Kat In The Oslo House
Arianna Lago a London based photographer in collaboration with Marianthi Hatzikidi a stylist and art director created the story that features an artist and dancer Kat Collings.
The fashion story is inspired by the aesthetics of improvisation, the feeling of the moment, and the spontaneity of movements of the dancer. What happens when mutual work is based on experimentation and decisions are made on spot? The only guidance is the idea that defines the moment, the symbolism that builds a deeper meaning, and the self-expression.
The end product is a performance, a dance in a room filled with musical objects, the movement that goes beyond the scene in a frame. While Arianna’s photos are saturated with color yet are soft and soothing, Marianthi focuses on rough elements, realism, and fashion taken to the edge. This collaboration creates a new language that is in no way similar to personal works.
"The editorial is an experiment on intuition and performance. We wanted to create something without following references while using intuition as guidance".
What is the main narrative you built for the editorial about?
A.L & M.A: The editorial is an experiment on intuition and performance. We wanted to create something without following references while using intuition as guidance. We decided to portrait a more naturalistic approach to fashion photography; one that would convey feeling via spontaneity and natural instinct. The objective was also not to allow pre-existing patterns condition us in the result as we often find ourselves producing images by reinterpreting what we have already seen, what is approved, what is expected from the industry.
It was a real experiment for us focusing on the process rather than aesthetics, the idea of feeling lost and trying to find our way as we create. It was an experiment on taking risks, focusing on the moment, and accepting whatever results may come from it and learn from it whether it's a success or a failure.
How do you approach choosing the right angle while shooting that will create interest, stop the viewer and be intriguing for the eye?
A.L & M.A: I would say trying to escape whatever makes things too literal and create images that leave some sort of ambiguity lingering.
In terms of styling, what is most important to keep in mind to make sure the editorial visually is in the same aesthetics?
A.L & M.A: I am interested in the creation of an image as a whole; so the entire concept needs to make some sense to me as one coherent visual content. For me, it's important that styling tells a story via the choice of clothes. I always create the outfits with the model in mind and the mood of the shoot. The aesthetics are usually moulded on set, while always keeping in mind the relevance to our original idea. The shoot is a live process and like a living organism will adapt and transform; hopefully not in a rigid way but in line with the main objectives and the core.
"The globe is certainly a very attractive symbol which signifies hope and ambition, but also by observing my photography, I noticed that I subconsciously often tend to feature spherical objects".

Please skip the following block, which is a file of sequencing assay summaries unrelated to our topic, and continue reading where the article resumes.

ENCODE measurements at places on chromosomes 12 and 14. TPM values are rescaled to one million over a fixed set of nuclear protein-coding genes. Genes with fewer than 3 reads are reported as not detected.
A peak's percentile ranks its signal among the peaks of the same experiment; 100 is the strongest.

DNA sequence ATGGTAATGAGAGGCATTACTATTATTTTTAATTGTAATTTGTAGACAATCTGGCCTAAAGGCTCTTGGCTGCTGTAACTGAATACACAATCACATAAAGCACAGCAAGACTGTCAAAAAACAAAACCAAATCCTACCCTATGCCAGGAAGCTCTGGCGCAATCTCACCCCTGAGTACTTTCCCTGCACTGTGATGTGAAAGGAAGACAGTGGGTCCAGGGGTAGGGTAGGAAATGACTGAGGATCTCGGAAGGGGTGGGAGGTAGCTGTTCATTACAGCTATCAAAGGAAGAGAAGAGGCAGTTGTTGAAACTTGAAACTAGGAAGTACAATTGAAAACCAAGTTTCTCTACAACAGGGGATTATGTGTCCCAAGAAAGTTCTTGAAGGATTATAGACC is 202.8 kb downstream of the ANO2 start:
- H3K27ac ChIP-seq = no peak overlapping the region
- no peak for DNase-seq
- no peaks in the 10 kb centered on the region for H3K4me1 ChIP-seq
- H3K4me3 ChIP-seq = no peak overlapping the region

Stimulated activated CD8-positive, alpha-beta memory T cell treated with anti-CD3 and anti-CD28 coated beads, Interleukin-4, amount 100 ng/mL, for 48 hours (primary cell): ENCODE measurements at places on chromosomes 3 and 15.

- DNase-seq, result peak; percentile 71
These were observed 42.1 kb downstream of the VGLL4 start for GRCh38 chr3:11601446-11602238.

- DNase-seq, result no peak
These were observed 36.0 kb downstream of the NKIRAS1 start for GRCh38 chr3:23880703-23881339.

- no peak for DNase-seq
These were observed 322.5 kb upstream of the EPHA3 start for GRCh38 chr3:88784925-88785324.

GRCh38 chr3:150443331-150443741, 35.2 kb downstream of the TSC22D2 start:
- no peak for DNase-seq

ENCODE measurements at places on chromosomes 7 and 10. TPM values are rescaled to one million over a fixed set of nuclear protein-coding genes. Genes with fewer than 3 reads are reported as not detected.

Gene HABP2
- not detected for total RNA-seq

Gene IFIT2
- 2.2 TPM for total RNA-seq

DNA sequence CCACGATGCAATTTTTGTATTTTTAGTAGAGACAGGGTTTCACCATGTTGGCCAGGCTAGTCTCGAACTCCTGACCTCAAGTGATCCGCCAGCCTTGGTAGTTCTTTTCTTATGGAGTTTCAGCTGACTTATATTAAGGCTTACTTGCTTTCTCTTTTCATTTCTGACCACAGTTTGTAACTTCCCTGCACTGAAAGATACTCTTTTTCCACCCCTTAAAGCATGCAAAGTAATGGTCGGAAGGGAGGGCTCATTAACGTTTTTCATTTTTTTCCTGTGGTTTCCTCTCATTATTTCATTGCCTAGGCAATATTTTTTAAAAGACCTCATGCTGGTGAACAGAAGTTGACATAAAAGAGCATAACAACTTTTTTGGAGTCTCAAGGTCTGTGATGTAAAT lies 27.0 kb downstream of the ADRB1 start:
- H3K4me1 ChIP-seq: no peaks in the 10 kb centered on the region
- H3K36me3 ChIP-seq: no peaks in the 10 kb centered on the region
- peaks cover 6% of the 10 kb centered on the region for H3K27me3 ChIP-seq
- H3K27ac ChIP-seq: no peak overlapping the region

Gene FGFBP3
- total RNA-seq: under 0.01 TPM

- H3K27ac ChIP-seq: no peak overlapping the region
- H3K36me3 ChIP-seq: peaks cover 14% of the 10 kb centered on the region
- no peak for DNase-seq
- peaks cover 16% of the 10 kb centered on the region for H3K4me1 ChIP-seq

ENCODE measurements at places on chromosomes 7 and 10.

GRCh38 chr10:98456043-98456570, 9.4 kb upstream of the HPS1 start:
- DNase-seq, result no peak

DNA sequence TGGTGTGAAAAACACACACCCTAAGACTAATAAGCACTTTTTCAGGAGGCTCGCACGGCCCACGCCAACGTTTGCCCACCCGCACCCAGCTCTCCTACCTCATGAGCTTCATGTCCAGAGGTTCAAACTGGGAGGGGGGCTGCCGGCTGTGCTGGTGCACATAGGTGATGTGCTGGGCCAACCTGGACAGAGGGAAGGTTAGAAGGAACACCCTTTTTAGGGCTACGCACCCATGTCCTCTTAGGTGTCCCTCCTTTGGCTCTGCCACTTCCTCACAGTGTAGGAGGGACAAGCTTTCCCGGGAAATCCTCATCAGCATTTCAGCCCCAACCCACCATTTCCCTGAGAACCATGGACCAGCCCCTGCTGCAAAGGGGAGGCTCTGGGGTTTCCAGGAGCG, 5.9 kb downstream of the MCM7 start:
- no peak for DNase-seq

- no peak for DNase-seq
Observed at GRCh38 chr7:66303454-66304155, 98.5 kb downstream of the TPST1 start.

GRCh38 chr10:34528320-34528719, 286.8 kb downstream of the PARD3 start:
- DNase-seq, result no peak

In one of the photos, Kat Collings has a hat that says ‘Greece’ and holds a globe. Why this particular choice? When working with a dancer is it easier to choreograph the poses during on set? Does it add a different edge?
M.A: I originally come from Athens, Greece and elements of this cultural background and history are present whenever I create. After a long period of living in London, I have been going back lately to seek aspects of the country's culture that still define me in so many different ways. I enjoy portraying aspects of the modern Greek society that interlace the ancient and historical entities into contemporary interpretations [such as a tourist's hat]. Also, I am interested in giving multiple contexts and readings to objects, far from their expected setting and original destination. Kat Collings is a Caryatis of our times, and a world traveller.
A.L: The globe is certainly a very attractive symbol which signifies hope and ambition, but also by observing my photography, I noticed that I subconsciously often tend to feature spherical objects. As soon as I saw the globe on the location where we shot I went straight for it. I wanted Kat to interact with it and I liked toying with the line of association between the signifiers of the hat and the globe.
"I think styling a dancer and taking into account the way they express with movements is almost an art of its own".
When working with a dancer is it easier to choreograph the poses during on set? Does it add a different edge?
A.L & M.A: I wouldn’t say it’s easier, it's just different. Dancers and models have quite different body types, and each suits a different purpose. The physical expressivity of their movements, the way they occupy space and space in the frame is completely different from models. They speak a different language. Also, I think styling a dancer and taking into account the way they express with movements is almost an art of its own.